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Genes Brain Behav. 2008 Jun;7(4):411-7. Epub 2007 Oct 31.

Brain-derived neurotrophic factor polymorphism Val66Met influences cognitive abilities in the elderly.

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  • 1Centre for Integrated Genomic Medical Research, University of Manchester, Manchester, United Kingdom.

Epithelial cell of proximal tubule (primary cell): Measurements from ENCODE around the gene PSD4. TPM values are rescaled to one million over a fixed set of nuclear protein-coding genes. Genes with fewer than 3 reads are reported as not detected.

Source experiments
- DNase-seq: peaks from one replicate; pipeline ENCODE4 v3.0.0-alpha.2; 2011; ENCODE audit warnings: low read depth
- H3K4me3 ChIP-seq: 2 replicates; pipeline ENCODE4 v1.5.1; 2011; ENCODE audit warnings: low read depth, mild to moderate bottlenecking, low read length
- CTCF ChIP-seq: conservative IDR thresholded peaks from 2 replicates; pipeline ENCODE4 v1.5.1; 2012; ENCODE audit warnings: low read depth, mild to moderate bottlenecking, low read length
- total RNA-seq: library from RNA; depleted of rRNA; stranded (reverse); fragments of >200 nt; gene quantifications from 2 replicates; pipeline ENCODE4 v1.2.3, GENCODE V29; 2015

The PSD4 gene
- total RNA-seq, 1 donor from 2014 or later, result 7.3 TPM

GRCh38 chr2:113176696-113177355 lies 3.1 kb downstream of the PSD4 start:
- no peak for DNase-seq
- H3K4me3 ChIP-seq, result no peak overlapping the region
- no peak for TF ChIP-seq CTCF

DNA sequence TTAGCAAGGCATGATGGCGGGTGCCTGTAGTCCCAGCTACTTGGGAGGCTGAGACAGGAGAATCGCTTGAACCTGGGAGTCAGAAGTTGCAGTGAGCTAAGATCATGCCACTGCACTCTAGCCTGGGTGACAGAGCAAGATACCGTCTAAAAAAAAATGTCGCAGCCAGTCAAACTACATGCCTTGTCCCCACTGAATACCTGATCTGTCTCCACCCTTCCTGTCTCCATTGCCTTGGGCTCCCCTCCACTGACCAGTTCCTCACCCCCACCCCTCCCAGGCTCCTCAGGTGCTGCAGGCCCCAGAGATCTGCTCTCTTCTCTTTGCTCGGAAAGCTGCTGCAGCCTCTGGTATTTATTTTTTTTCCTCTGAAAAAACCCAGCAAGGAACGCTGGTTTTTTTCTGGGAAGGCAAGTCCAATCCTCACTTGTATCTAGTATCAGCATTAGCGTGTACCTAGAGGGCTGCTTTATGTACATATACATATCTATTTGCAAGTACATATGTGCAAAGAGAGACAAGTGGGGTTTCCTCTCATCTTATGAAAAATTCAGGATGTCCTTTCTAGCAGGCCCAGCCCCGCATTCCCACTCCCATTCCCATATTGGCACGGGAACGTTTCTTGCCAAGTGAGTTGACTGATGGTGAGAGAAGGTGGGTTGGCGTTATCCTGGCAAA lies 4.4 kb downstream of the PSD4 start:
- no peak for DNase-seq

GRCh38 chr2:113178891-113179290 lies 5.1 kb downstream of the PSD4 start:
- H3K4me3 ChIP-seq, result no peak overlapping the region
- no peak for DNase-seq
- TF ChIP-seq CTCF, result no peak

A functional brain-derived neurotrophic factor (BDNF) gene polymorphism (Val66Met) that alters activity-dependent secretion has previously been reported to influence cognitive functioning. A large proportion of these reports suggest that the Met allele, which results in reduced secretion of BDNF, impairs long-term memory as a direct consequence of its influence on hippocampal function but has little influence on working memory. In contrast, other studies have found that the Met allele can also play a protective role in certain neurological conditions and is associated with improved non-verbal reasoning skills in the elderly suggesting effects that appear disease, domain and age specific. We have investigated six haplotype-tagging single nucleotide polymorphisms (SNPs) using a cohort of 722 elderly individuals who have completed cognitive tests that measured the domains of fluid intelligence, processing speed and memory. We found that the presence of the Met allele reduced cognitive performance on all cognitive tests. This reached nominal significance for tests of processing speed (P = 0.001), delayed recall (P = 0.037) and general intelligence (g) (P = 0.008). No association was observed between cognitive tests and any other SNPs once the Val66Met was adjusted for. Our results support initial findings that the Met allele is associated with reduced cognitive functioning. We found no evidence that the Met allele plays a protective role in older non-demented individuals. Magnetic resonance imaging data collected from a subgroup of 61 volunteers showed that the left and right hippocampus were 5.0% and 3.9% smaller, respectively, in those possessing the Met allele, although only a non-significant trend was observed.

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